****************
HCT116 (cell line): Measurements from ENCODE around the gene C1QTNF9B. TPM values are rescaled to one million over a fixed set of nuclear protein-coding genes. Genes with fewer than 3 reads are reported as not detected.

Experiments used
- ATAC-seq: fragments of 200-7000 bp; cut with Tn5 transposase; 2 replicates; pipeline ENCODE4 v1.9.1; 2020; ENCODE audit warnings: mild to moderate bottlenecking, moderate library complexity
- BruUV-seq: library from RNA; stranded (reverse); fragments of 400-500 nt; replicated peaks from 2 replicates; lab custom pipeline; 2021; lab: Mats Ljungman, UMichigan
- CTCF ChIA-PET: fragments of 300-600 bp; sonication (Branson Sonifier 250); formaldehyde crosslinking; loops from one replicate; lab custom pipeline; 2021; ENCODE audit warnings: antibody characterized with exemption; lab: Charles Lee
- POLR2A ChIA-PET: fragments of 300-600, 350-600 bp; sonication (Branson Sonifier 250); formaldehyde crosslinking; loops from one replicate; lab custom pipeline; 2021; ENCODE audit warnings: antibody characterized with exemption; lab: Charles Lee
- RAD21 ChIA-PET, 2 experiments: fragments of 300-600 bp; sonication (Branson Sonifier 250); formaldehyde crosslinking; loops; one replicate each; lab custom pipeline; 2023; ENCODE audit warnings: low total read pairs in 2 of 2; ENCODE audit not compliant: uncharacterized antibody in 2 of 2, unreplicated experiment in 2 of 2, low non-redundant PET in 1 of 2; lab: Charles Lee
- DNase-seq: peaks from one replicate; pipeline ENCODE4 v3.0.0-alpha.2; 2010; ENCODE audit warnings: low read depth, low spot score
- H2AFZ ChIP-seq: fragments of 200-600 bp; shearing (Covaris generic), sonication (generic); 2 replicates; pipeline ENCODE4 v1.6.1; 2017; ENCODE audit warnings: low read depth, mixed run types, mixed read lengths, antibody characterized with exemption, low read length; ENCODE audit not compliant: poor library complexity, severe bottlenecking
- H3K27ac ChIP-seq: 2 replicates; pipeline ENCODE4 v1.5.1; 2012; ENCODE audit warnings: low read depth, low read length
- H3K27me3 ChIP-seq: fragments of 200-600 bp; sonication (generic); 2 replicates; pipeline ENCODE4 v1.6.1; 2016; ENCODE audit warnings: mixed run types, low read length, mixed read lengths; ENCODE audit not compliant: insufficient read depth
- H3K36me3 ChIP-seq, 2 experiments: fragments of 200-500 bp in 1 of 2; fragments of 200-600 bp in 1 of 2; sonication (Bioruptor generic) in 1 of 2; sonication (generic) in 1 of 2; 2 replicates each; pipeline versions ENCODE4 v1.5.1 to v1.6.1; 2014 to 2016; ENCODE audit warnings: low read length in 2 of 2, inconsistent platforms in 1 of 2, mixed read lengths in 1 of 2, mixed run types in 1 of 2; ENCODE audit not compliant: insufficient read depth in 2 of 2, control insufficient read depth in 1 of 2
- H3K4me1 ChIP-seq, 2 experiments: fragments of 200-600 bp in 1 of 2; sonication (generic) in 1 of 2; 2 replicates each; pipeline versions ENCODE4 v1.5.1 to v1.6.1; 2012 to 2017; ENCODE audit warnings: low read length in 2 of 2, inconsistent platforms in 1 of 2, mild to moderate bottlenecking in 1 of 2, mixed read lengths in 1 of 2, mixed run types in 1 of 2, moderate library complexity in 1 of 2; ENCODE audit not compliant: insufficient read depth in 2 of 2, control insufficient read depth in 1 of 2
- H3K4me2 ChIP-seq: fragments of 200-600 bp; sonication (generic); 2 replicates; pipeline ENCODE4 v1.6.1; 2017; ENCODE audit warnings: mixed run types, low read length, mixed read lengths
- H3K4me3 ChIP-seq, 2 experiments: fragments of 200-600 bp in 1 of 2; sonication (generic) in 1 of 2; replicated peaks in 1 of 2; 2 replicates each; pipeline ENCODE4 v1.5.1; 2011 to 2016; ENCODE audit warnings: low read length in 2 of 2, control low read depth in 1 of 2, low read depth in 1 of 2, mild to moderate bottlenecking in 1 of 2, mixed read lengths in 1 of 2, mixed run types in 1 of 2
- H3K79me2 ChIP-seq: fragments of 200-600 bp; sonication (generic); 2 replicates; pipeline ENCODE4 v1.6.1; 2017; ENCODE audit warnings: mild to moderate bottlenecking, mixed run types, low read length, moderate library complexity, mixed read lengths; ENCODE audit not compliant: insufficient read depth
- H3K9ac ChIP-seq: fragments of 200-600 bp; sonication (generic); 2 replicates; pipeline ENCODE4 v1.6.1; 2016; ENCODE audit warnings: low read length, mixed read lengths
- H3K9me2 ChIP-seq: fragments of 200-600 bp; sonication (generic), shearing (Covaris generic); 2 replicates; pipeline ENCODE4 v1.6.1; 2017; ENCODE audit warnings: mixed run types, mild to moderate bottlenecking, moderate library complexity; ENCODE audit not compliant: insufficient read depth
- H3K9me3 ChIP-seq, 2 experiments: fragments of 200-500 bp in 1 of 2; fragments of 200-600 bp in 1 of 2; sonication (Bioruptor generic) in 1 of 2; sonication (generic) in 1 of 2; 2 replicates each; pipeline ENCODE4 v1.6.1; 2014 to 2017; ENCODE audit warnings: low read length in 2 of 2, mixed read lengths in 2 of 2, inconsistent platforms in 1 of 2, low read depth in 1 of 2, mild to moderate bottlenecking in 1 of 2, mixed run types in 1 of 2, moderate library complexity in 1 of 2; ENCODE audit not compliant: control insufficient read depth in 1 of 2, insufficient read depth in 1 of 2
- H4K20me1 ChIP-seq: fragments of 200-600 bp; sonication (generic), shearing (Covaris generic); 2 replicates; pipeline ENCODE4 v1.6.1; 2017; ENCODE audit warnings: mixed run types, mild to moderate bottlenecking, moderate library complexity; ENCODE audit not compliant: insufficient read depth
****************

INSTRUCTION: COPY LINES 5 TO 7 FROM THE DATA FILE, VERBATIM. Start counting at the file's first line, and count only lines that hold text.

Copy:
- CTCF ChIA-PET: fragments of 300-600 bp; sonication (Branson Sonifier 250); formaldehyde crosslinking; loops from one replicate; lab custom pipeline; 2021; ENCODE audit warnings: antibody characterized with exemption; lab: Charles Lee
- POLR2A ChIA-PET: fragments of 300-600, 350-600 bp; sonication (Branson Sonifier 250); formaldehyde crosslinking; loops from one replicate; lab custom pipeline; 2021; ENCODE audit warnings: antibody characterized with exemption; lab: Charles Lee
- RAD21 ChIA-PET, 2 experiments: fragments of 300-600 bp; sonication (Branson Sonifier 250); formaldehyde crosslinking; loops; one replicate each; lab custom pipeline; 2023; ENCODE audit warnings: low total read pairs in 2 of 2; ENCODE audit not compliant: uncharacterized antibody in 2 of 2, unreplicated experiment in 2 of 2, low non-redundant PET in 1 of 2; lab: Charles Lee